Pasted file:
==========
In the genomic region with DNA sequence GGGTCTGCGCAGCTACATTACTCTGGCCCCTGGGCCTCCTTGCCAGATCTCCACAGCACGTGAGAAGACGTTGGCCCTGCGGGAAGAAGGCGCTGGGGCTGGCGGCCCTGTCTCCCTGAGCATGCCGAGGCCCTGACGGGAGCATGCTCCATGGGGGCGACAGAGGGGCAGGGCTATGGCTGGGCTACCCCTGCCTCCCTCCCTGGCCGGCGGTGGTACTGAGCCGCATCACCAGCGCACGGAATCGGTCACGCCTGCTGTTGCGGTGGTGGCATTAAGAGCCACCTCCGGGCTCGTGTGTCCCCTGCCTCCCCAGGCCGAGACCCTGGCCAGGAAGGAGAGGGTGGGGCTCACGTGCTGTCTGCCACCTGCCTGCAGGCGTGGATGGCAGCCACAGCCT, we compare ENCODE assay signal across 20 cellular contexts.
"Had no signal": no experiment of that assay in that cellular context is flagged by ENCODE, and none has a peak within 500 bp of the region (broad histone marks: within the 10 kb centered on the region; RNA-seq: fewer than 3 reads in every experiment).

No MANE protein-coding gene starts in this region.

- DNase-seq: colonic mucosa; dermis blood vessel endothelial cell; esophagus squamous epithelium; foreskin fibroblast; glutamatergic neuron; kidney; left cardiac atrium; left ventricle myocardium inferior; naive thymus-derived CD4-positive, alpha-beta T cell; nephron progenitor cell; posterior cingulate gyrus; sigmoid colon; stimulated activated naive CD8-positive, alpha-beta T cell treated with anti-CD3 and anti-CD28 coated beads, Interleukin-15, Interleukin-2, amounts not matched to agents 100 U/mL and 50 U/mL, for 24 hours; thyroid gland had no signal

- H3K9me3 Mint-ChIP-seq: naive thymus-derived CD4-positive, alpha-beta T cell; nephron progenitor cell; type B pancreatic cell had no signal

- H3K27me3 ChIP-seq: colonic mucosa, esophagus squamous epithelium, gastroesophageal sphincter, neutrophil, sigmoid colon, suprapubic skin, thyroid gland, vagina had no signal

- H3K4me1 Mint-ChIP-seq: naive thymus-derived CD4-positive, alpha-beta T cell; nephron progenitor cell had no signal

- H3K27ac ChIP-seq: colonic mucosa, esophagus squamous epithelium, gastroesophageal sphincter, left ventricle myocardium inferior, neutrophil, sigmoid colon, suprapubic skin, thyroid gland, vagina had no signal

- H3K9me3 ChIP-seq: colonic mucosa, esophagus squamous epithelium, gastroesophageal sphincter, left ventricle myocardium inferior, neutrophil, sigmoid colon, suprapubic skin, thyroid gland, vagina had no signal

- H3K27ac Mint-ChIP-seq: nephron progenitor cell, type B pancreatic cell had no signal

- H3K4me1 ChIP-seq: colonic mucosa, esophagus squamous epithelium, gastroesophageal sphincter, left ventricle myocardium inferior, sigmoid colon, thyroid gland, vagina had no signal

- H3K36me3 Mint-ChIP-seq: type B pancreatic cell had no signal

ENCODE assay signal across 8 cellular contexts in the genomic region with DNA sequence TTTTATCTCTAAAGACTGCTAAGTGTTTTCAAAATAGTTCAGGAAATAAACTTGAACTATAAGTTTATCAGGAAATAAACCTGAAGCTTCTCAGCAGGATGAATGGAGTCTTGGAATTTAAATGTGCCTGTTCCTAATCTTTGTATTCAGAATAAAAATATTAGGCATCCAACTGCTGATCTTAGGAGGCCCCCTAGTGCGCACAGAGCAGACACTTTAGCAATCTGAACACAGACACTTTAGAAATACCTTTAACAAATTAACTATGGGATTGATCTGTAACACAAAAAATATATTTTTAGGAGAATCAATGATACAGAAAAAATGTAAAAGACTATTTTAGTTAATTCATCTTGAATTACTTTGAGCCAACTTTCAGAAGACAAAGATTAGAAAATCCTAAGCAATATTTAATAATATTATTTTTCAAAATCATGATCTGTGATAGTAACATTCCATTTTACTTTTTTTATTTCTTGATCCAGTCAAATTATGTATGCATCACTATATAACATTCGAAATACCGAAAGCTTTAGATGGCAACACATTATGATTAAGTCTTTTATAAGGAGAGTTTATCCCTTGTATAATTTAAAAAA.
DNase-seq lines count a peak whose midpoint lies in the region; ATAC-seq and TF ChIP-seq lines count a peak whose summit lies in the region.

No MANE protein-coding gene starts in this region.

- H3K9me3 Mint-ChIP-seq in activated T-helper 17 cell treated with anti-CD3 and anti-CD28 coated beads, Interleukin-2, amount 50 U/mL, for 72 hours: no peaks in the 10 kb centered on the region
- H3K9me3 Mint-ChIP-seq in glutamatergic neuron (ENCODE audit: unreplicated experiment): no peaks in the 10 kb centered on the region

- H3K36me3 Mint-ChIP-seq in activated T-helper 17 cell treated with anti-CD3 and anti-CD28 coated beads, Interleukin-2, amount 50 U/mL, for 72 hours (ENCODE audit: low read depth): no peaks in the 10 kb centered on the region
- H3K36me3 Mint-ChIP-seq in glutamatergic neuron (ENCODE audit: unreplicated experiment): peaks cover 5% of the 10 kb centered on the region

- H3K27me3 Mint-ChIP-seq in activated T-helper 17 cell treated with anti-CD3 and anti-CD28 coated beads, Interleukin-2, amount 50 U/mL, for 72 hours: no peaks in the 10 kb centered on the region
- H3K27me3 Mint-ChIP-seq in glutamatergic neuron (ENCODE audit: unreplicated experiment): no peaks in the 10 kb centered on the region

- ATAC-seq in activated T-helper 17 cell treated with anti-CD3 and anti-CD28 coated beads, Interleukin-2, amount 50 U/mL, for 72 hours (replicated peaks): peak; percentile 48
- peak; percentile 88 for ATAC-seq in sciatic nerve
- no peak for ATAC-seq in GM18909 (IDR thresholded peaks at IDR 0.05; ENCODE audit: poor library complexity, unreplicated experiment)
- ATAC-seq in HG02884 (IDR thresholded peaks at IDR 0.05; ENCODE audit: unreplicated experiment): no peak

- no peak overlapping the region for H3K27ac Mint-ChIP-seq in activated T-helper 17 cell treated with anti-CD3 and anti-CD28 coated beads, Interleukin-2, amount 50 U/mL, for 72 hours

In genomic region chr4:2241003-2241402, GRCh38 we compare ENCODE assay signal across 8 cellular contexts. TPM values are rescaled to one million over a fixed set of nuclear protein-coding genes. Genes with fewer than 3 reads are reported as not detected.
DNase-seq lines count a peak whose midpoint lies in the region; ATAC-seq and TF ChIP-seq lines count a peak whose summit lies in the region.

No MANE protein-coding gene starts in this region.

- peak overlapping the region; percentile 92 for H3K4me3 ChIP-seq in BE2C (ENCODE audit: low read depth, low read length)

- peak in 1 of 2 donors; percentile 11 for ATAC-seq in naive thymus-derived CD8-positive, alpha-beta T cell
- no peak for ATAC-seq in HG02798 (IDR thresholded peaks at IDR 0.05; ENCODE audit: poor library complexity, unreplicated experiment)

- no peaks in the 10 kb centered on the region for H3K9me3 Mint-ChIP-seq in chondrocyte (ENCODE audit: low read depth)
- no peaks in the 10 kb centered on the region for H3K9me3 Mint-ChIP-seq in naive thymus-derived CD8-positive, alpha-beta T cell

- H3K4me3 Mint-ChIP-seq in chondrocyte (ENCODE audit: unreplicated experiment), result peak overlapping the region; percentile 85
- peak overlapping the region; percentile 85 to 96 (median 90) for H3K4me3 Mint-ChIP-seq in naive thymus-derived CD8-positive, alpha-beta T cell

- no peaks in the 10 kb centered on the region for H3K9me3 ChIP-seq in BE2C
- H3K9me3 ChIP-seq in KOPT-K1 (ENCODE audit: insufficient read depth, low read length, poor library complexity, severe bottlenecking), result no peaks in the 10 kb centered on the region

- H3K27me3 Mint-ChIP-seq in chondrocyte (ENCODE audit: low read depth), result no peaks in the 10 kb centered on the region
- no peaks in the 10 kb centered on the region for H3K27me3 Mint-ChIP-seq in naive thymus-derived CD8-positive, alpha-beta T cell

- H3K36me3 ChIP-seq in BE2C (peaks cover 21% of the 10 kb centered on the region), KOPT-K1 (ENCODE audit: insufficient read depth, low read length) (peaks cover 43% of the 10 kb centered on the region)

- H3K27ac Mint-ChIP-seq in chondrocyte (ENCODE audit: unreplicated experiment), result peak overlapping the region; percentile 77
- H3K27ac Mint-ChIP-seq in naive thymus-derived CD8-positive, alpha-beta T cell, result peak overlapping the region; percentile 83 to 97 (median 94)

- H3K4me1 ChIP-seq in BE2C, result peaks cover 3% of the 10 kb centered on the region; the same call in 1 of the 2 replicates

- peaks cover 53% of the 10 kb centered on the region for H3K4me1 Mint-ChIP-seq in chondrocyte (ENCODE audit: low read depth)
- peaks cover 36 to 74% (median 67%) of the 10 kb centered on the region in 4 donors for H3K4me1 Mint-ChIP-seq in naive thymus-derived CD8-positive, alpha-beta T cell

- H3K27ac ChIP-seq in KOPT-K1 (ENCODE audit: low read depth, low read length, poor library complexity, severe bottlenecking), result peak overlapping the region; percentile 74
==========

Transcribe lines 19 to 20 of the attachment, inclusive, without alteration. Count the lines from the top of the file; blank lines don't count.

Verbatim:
- H3K36me3 Mint-ChIP-seq in glutamatergic neuron (ENCODE audit: unreplicated experiment): peaks cover 5% of the 10 kb centered on the region

- H3K27me3 Mint-ChIP-seq in activated T-helper 17 cell treated with anti-CD3 and anti-CD28 coated beads, Interleukin-2, amount 50 U/mL, for 72 hours: no peaks in the 10 kb centered on the region